2nd Style; ILFORD Sportsman; Early 1959

The above Style 2 Sportsman was introduced for the Spring of 1959 and was illustrated by Ilford advertisements in 'Colour Photography' magazine Vol 2, Vol 3 and Vol 4 (of 6). "If you are looking for a 35mm camera at a reasonable price to do your colour shots justice, the ILFORD Sportsman is marvellous value." "If you are in need of a 35mm camera for colour, the ILFORD Sportsman is unbeatable value. It gives you all you need at a very modest price." The exact Dacora equivalent also exists.

A significant styling change from the 1957 version is that the 'Ilford' and 'Sportsman' markings have been removed from the black leatherette, bottom left and upper right (as the original Dacora Dignette) and have been embossed into the bright finished front of the top cap, either side of the viewfinder. The original markings were susceptible to fading, due to them being beneath where one grips the camera front, and presumably some minor cost saving was achieved by simply incorporating them into the fabrication of the top cap, especially since the size of the top cap had increased to accomodate the new design of viewfinder.

The lens is still a f3.5 Dignar in a 1/200th Vario shutter. The Ilford advertisement claimed "Large eye-level viewfinder with luminous guide lines, press-button release, interlocking film-wind and shutter setting to prevent double exposure."

The original instruction booklet can be viewed as a pdf file by clicking the picture.

This Style 2 Sportsman, with Vario shutter and f3.5 Dignar lens, has a grey leatherette covering, as marketed in Europe, but not in the UK. Ilford felt the UK market required the more conservative black finish.

The depth of the top cap has been increased to accommodate the new viewfinder with 'luminous guide lines' (the term which was subsequently coined and applied to this type of viewfinder was 'Bright-Line') and a larger rectangular opening for the user's eye. There are also parallax indication marks to give the user a better guide to the actual picture frame when taking close-ups.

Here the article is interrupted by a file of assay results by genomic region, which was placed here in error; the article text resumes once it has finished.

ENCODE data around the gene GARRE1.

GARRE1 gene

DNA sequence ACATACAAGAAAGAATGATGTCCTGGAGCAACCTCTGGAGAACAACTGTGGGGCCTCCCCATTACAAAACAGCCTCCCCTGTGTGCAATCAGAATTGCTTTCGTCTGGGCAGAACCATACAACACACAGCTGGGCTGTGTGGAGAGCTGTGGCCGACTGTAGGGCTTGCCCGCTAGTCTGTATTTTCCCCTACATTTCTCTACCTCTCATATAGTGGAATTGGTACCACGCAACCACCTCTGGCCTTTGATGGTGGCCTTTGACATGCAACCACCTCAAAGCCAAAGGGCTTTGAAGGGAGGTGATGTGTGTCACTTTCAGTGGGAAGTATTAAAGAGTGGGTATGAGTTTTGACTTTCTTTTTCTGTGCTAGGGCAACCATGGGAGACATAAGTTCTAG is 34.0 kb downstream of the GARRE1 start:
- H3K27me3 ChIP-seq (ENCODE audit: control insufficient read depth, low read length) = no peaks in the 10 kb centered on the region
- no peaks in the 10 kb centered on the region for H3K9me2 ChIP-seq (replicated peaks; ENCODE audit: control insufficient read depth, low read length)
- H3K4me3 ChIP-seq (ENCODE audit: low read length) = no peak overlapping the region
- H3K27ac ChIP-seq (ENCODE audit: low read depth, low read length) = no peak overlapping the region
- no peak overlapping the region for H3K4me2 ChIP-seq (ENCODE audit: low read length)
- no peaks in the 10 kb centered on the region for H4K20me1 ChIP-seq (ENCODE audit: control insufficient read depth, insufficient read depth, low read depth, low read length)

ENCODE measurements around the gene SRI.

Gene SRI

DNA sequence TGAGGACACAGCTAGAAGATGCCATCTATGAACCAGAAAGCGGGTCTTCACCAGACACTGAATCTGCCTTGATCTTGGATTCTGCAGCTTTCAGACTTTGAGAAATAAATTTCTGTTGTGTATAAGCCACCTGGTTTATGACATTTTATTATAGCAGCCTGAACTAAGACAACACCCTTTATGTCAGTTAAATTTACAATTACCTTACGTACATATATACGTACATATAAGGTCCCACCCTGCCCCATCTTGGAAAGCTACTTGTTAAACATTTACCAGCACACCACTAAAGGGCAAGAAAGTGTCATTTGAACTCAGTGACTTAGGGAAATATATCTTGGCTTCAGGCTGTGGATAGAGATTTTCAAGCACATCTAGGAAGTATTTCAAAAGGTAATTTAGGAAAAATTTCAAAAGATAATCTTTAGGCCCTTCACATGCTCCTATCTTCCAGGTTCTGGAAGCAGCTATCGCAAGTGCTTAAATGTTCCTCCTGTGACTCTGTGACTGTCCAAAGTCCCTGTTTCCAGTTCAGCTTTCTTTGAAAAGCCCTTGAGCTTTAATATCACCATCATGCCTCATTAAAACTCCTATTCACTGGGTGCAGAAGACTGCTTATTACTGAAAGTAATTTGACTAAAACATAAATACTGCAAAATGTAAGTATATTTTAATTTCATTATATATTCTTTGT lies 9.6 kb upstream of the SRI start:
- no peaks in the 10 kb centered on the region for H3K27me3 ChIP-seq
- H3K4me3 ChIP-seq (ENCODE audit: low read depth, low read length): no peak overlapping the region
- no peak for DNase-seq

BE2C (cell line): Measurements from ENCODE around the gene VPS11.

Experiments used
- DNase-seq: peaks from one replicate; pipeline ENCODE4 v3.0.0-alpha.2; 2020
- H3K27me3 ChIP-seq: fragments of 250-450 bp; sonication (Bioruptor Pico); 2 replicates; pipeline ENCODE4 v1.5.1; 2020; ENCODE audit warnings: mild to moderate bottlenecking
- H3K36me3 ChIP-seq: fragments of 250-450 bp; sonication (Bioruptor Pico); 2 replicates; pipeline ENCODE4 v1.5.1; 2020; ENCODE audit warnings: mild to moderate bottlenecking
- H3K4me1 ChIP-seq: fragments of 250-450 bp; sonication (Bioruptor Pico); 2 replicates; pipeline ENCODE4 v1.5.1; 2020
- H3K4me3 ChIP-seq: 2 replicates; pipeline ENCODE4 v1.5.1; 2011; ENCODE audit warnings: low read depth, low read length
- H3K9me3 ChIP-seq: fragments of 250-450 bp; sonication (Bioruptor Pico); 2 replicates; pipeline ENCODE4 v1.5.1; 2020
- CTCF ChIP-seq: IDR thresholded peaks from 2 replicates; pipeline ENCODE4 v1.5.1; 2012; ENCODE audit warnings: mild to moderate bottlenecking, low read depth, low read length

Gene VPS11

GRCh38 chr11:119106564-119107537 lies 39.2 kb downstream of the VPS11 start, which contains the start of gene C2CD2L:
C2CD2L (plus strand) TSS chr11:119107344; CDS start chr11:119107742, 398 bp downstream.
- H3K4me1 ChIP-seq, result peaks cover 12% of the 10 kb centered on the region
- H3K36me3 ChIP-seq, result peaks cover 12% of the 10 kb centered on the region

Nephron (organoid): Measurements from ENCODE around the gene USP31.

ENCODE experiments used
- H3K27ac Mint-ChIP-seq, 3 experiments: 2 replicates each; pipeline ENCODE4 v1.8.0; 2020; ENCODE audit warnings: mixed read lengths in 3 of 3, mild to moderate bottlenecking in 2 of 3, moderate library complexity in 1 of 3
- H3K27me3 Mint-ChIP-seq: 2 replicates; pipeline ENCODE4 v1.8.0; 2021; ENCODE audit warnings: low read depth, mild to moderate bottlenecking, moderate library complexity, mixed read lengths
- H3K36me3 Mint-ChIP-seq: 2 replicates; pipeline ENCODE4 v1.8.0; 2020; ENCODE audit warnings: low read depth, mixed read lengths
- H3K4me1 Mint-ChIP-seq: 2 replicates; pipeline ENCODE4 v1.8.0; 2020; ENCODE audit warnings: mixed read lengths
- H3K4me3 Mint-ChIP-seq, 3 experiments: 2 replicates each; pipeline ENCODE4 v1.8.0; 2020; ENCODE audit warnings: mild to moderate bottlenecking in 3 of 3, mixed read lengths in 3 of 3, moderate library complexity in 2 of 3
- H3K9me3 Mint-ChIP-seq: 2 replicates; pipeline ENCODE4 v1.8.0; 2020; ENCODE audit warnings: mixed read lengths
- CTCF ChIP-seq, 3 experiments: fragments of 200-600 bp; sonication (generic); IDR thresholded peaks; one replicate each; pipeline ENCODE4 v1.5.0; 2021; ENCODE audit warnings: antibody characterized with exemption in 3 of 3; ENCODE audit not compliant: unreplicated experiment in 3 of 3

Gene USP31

The picture above compares the original 1957 Sportsman with this later Style 2. Note the enlarged rear eyepiece but also the additional height of the camera introduced to accomodate the new design of viewfinder. Apparently people traded in the earlier design of camera just to get this new feature, even though they lost out heavily (financially) on the exchange.

In Vol 2 of Colour Photography the price is given as £11.18s.5d = £11.92p case £2.2s.5d = £2.12p, but by Vol 3 (mid-1959) the price is quoted as £11.11s.11d = £11.60p, with the leather ever ready case an additional £2.1s.3d = £2.06p.

An intriguing article on the use of the Style 2 Sportsman for capturing close up dental records was contained in an 'X-Ray Focus' magazine for June 1959.

The back door opening mechanism was improved on the Style 2, as alongside.

Between the first Sportsman in 1957 and the second in Spring 1959, the back release catch changed from the awful press-button 'nail breaker' on the LHS to the much improved sliding button catch shown in the centre. All that can be said for the original arrangement is that it would be difficult to open the back by accident, as its difficult enough by intention! The small button at the centre of the 'V' has to be depressed quite firmly. The revised version, while much easier, is perhaps a little too easy.

By 1963 the back release had become a rather more conventional arrangement, involving using the thumb nail to lift up the latch at the top of the side release.

This page last modified: 21st November 2007